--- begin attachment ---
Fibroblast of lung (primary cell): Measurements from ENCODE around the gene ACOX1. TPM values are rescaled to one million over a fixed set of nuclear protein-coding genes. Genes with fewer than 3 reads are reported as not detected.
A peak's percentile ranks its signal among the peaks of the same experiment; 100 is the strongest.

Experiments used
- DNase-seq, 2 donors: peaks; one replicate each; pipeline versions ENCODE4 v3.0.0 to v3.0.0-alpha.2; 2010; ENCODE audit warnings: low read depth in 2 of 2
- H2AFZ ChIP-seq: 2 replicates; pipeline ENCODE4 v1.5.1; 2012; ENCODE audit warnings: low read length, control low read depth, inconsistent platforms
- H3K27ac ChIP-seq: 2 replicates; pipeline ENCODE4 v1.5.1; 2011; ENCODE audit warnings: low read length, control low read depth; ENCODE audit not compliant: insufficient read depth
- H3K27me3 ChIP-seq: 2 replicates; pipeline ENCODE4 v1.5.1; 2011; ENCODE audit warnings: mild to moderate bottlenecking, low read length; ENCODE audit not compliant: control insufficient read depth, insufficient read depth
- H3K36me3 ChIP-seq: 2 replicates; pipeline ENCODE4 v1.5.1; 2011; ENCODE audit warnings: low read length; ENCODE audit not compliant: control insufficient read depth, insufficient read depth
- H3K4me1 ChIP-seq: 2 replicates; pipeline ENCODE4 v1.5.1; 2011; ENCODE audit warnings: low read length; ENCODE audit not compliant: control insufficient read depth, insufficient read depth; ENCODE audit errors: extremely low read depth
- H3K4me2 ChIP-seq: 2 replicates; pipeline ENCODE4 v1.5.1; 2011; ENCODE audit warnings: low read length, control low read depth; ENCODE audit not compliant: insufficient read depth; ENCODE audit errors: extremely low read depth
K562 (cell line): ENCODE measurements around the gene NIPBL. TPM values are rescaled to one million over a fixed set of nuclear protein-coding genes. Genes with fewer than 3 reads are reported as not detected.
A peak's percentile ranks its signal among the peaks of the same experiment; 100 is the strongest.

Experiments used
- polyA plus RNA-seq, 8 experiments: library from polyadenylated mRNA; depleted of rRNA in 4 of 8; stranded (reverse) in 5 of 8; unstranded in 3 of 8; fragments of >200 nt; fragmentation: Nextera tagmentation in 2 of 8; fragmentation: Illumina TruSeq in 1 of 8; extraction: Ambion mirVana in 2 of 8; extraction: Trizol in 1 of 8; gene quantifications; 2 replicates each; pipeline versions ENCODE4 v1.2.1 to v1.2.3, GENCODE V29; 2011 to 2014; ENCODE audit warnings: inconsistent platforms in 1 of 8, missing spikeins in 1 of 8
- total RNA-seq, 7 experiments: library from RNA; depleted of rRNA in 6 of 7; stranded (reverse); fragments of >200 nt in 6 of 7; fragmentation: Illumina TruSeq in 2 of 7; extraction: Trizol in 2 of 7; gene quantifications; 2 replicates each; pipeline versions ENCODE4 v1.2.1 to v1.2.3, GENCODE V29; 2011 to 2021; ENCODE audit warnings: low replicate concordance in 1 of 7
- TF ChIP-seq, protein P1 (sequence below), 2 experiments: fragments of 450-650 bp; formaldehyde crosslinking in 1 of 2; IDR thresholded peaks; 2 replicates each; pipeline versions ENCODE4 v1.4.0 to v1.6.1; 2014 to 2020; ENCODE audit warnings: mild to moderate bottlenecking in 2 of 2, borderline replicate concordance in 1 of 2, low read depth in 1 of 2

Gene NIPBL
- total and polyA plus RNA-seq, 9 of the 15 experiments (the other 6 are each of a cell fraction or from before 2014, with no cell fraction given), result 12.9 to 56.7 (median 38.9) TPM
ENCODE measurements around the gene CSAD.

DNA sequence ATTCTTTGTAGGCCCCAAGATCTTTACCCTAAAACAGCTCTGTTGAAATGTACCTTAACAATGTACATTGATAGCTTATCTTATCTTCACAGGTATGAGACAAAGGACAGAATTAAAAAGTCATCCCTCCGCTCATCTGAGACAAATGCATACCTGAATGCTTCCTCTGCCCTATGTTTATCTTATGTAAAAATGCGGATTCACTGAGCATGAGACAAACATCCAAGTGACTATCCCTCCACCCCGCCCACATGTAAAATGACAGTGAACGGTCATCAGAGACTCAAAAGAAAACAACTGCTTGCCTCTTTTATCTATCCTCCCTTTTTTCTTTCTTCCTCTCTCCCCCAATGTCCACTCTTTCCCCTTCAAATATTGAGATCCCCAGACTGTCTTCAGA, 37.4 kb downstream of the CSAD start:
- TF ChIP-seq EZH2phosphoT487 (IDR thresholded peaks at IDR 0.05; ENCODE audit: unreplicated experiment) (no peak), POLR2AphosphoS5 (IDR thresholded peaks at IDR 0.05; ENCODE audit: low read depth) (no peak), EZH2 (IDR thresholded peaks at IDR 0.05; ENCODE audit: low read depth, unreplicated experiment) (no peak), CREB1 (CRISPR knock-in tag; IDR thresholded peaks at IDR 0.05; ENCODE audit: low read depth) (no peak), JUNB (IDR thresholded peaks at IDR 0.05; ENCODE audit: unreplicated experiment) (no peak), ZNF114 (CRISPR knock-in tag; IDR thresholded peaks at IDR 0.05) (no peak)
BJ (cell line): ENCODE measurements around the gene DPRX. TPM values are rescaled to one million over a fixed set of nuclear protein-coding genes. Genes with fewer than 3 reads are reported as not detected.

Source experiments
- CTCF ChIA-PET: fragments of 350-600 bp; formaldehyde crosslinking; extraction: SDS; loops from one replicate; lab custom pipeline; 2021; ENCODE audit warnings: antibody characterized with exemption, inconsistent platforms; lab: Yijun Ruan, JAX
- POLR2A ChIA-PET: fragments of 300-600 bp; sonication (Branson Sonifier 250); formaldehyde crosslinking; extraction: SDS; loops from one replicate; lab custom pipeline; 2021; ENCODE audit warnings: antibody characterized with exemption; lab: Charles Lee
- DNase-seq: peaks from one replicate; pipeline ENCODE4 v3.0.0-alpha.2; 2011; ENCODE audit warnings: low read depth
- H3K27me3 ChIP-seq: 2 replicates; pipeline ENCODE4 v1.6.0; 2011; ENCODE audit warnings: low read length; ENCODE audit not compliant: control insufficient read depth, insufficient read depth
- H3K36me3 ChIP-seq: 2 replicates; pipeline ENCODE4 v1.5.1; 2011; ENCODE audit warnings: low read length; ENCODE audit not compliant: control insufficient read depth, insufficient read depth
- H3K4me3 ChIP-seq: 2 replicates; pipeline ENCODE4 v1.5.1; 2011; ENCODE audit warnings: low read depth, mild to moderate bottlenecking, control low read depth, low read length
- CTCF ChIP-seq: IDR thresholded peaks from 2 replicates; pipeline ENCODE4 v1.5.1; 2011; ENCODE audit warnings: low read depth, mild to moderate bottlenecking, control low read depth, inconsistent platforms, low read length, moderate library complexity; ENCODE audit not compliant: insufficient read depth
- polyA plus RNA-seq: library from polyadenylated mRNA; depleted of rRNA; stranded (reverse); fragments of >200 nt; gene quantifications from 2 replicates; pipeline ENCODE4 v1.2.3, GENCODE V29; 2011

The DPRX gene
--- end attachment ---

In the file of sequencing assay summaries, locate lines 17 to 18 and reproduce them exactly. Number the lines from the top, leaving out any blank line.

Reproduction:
Gene NIPBL
- total and polyA plus RNA-seq, 9 of the 15 experiments (the other 6 are each of a cell fraction or from before 2014, with no cell fraction given), result 12.9 to 56.7 (median 38.9) TPM